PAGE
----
Comment: Re:There are different levels (Score 1) 299

Just so you know we can already do all 3 of those things. Even creating custom DNA sequences is something that has been done and continues to get better.

We have not put DNA from another creature into humans but that is just because we have not done it not because it is hard to do.

We have done that for LOTS of other organisms though.

Comment: Re:Screw Ethics (Score 1) 299

With the way our technology is progressing we could hack away on you when your are 80 and if all goes well you would physically end up at around 25 again and life until something catastrophic got you. Editing an adult organism works fine and we are getting better at it very quickly.

Comment: Re:Civilization IV had a quote... (Score 1) 299

This is not something that has to be done on the unborn. We CAN and DO use it on adults! This is not like Gattaca. That is a movie and this is real life. In nearly every scifi movie, book, tv series etc genetic engineering is always about the unborn and making design babies. In reality that is complete and utter BS. It is a little easier to edit the unborn but you can certainly modify adults just fine. Adults also have more money and willingness to pay for treatments.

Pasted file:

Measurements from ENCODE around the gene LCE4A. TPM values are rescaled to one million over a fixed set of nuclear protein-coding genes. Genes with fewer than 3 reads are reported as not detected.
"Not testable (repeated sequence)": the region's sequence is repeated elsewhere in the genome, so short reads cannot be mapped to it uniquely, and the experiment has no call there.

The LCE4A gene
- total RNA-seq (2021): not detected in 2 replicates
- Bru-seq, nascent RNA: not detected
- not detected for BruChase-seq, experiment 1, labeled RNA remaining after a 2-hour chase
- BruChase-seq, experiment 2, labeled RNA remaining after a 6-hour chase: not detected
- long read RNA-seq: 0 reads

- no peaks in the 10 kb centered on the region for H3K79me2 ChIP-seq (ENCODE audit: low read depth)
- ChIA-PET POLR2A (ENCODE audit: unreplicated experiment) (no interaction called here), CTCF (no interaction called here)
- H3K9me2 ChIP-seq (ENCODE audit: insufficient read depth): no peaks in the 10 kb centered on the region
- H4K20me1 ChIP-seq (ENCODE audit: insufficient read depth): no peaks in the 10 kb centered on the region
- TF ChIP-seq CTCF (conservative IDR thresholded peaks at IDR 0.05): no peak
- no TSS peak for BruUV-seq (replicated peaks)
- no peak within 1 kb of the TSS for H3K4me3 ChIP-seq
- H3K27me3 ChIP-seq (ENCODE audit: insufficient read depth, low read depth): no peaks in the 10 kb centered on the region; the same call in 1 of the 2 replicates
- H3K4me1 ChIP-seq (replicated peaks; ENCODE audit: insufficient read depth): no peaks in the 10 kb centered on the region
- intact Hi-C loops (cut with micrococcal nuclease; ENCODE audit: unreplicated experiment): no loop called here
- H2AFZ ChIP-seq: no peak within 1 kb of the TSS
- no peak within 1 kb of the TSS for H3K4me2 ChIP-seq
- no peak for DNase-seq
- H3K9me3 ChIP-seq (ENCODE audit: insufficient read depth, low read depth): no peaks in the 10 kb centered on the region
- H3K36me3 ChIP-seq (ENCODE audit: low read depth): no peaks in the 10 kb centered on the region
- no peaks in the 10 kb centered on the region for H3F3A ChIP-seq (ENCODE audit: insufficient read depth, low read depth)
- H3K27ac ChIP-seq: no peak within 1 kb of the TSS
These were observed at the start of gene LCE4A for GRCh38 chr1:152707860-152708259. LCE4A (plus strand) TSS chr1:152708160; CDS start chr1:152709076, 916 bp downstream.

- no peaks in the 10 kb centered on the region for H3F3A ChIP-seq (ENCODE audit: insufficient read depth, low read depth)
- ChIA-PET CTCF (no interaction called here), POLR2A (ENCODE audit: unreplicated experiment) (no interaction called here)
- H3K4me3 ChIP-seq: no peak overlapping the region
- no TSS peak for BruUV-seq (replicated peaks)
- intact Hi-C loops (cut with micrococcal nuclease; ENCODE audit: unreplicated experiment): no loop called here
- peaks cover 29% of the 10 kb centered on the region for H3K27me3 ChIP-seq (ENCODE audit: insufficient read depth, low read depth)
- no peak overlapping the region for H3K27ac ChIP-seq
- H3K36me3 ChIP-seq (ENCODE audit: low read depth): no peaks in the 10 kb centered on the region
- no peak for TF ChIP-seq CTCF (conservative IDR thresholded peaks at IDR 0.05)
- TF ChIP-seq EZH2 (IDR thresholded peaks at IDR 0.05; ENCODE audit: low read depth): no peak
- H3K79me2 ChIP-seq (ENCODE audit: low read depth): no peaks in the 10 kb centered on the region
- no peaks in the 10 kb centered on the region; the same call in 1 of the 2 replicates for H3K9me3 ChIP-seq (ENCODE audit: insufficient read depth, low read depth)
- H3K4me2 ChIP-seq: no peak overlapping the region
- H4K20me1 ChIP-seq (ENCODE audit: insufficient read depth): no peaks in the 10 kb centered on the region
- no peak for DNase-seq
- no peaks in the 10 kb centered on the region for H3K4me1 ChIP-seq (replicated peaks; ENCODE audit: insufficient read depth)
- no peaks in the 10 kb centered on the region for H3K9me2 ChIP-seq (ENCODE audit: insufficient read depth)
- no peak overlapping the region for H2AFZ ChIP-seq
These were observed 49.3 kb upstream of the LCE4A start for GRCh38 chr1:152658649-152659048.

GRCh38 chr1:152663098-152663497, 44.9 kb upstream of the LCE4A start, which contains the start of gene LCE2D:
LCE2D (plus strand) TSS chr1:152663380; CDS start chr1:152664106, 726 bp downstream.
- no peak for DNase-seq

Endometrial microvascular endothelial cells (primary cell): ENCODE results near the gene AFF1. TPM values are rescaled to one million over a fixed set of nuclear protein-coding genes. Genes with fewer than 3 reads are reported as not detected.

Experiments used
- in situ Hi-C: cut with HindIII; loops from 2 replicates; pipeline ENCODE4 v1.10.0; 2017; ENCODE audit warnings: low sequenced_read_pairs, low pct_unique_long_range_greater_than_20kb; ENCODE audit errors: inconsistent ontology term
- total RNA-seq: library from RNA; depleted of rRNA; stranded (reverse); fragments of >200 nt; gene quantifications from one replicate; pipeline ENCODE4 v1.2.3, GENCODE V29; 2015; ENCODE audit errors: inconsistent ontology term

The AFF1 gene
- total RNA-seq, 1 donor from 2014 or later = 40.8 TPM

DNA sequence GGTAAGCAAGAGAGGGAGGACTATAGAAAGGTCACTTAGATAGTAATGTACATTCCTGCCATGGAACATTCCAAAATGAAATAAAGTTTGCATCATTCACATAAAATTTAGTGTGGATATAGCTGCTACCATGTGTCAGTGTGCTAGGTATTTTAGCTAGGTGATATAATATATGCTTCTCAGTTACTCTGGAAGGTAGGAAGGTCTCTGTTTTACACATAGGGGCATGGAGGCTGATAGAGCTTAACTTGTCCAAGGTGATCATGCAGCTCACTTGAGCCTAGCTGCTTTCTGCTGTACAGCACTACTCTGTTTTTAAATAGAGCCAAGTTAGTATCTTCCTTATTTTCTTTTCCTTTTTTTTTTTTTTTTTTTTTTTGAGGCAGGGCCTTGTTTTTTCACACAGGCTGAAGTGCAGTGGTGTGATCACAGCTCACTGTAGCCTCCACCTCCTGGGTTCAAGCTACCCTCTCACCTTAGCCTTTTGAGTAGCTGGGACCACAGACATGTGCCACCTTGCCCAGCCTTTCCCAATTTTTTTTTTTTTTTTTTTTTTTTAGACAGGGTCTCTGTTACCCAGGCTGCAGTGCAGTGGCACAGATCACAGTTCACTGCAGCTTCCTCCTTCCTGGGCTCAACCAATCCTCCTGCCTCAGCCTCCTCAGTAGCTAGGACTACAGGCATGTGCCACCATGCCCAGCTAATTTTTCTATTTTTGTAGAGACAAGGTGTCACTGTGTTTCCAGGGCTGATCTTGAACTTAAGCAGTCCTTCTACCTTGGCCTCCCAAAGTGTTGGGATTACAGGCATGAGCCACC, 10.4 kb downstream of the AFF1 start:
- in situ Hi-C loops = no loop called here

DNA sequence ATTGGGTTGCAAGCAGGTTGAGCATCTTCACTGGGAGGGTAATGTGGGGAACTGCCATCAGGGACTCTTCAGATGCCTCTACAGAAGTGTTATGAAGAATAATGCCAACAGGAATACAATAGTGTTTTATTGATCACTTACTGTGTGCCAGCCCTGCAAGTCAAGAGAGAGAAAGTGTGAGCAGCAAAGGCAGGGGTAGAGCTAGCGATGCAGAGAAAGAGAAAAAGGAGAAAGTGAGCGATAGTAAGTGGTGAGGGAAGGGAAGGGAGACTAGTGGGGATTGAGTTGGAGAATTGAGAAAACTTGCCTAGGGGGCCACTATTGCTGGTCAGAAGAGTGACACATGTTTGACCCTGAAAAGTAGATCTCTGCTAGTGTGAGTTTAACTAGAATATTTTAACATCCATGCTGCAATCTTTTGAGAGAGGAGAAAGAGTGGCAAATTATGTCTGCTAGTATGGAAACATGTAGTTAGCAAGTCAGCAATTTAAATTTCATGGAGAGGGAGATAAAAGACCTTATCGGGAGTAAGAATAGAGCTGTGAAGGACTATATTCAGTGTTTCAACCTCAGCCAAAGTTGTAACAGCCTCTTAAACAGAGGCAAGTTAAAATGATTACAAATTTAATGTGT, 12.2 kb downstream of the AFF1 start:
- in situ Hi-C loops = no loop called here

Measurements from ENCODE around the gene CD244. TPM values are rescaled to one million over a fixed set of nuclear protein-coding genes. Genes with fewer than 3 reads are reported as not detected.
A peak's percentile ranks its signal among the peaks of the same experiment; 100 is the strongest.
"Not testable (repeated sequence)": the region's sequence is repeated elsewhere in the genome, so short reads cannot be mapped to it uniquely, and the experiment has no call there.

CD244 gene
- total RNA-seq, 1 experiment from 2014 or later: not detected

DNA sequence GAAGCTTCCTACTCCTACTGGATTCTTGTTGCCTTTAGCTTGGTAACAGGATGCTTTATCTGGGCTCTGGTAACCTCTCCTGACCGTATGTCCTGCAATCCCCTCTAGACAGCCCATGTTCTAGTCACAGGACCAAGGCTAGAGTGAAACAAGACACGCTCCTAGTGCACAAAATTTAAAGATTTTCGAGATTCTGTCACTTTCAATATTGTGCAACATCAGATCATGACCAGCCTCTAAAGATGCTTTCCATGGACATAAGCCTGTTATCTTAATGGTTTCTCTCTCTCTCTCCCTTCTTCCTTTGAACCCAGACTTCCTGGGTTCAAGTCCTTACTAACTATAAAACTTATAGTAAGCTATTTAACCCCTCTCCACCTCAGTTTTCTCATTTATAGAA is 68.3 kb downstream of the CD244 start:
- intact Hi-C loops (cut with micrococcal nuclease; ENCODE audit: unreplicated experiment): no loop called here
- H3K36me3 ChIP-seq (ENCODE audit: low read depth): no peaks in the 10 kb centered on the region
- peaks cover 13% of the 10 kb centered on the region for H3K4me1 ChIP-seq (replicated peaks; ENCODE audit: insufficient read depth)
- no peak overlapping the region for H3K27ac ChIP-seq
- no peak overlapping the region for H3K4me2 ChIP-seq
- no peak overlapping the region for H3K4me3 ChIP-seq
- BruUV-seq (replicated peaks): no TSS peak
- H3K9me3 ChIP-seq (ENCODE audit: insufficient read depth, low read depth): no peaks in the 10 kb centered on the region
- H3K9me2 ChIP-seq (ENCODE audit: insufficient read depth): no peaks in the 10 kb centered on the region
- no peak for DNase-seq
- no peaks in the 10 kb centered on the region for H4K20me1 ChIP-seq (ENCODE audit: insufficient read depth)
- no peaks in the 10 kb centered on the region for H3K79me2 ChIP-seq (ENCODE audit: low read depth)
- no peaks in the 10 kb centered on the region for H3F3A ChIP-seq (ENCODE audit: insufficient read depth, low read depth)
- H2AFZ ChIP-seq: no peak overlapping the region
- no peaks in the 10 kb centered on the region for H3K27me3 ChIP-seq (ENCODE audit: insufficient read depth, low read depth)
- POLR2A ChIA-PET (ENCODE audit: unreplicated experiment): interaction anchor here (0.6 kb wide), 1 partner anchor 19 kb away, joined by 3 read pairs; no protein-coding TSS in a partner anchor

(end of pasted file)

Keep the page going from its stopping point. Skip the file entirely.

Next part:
Also this technology is not a generation or two away. It is at most a decade away.

Comment: Re:A half billion years too late, I think (Score 2) 299

We screw up with EVERY medicine we make. We KILL people during the development. NOTHING we do can change that. Many of the people I know working on drug development do everything they can imagine to make sure it does not happen but it still does and with each drug we learn something new. In almost all cases the deaths are from things we could not predict ahead of time. We learn, add it to how we do things and don't make the same mistake again.

Comment: Re:The cat's out of the bag (Score 1) 299


That is what we are ACTUALLY doing! This technology is being practiced on consenting adults and some minors that have diseases that will kill them in pretty horrible ways. Diseases for which there is NO HOPE of ANY KIND. Stuff that just slowly kills you and that we can't mitigate it with medication. If you have the disease you die slowly and painfully. For those people there is there ONLY chance and I have no problems with trying to help them.